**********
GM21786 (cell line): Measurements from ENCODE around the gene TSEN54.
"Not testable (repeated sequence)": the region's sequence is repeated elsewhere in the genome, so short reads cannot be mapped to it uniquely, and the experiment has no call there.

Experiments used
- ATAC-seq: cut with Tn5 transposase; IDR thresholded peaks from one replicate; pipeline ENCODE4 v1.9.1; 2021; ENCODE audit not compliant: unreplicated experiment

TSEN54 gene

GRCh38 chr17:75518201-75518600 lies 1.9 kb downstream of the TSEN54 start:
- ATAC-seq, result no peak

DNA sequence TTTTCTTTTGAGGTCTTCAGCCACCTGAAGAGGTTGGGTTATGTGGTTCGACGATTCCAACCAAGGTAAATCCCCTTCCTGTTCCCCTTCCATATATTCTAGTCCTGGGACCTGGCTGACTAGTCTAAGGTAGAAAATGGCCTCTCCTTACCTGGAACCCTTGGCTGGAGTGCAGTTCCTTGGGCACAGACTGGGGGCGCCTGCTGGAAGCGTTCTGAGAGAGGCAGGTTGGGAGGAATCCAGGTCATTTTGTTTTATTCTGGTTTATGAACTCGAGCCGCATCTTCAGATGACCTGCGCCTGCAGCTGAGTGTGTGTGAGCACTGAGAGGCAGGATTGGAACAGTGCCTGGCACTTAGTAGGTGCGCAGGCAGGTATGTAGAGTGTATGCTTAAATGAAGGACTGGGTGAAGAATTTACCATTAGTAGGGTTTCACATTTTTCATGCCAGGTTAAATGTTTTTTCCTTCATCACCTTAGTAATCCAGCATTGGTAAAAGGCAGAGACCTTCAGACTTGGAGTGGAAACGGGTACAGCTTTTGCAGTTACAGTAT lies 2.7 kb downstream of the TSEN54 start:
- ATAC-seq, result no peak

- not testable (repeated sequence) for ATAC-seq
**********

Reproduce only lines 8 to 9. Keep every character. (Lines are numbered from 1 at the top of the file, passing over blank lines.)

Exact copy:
DNA sequence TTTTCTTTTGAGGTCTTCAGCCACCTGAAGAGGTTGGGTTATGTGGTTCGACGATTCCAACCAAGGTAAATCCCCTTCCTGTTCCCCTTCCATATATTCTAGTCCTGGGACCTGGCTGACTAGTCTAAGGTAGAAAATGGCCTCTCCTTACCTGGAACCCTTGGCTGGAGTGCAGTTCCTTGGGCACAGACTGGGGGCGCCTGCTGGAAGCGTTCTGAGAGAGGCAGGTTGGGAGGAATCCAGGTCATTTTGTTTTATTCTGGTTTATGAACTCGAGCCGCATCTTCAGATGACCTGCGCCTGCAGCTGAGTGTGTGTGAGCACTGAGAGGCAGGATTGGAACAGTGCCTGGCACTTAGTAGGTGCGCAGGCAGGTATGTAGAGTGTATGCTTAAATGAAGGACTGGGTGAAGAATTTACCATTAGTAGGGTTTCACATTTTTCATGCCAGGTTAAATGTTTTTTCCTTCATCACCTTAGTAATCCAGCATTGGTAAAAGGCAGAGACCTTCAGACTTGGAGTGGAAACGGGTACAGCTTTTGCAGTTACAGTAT lies 2.7 kb downstream of the TSEN54 start:
- ATAC-seq, result no peak